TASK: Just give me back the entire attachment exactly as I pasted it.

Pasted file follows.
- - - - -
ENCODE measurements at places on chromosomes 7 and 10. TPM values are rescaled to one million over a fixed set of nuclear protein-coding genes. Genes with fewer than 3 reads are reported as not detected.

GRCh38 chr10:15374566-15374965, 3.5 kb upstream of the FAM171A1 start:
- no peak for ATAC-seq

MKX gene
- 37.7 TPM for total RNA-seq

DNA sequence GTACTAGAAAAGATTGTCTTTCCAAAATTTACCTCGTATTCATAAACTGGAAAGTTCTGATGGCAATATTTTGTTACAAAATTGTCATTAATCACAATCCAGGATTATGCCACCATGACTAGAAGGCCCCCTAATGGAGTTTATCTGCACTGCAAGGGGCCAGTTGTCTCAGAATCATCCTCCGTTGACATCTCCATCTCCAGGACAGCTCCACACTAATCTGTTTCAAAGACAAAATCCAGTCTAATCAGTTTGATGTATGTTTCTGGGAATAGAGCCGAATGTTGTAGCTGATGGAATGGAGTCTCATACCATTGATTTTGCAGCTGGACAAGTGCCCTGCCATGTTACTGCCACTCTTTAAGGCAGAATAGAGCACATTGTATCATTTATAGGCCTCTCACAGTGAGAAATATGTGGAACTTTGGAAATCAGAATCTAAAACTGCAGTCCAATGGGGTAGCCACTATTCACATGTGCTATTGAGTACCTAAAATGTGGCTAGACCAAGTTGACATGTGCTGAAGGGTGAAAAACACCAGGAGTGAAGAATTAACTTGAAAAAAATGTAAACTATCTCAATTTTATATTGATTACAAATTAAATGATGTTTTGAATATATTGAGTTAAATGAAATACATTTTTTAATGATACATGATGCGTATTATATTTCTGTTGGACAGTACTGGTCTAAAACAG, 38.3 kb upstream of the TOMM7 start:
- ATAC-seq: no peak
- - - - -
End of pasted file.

ENCODE measurements at places on chromosomes 7 and 10. TPM values are rescaled to one million over a fixed set of nuclear protein-coding genes. Genes with fewer than 3 reads are reported as not detected.

GRCh38 chr10:15374566-15374965, 3.5 kb upstream of the FAM171A1 start:
- no peak for ATAC-seq

MKX gene
- 37.7 TPM for total RNA-seq

DNA sequence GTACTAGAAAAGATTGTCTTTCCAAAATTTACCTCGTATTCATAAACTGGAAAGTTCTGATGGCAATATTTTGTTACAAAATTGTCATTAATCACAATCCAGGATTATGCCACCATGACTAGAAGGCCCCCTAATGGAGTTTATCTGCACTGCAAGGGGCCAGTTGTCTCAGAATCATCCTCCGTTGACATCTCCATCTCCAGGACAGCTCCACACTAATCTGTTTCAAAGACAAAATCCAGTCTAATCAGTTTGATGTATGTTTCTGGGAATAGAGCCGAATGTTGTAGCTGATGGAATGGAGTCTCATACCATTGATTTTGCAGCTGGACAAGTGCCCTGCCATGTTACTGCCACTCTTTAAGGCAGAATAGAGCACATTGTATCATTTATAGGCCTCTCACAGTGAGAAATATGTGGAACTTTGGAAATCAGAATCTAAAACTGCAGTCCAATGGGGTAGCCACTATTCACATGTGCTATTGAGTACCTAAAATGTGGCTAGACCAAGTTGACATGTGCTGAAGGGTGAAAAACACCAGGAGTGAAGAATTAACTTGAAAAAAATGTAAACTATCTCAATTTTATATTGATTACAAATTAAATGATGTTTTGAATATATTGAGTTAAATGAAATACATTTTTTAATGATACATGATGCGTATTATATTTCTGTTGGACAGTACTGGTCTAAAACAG, 38.3 kb upstream of the TOMM7 start:
- ATAC-seq: no peak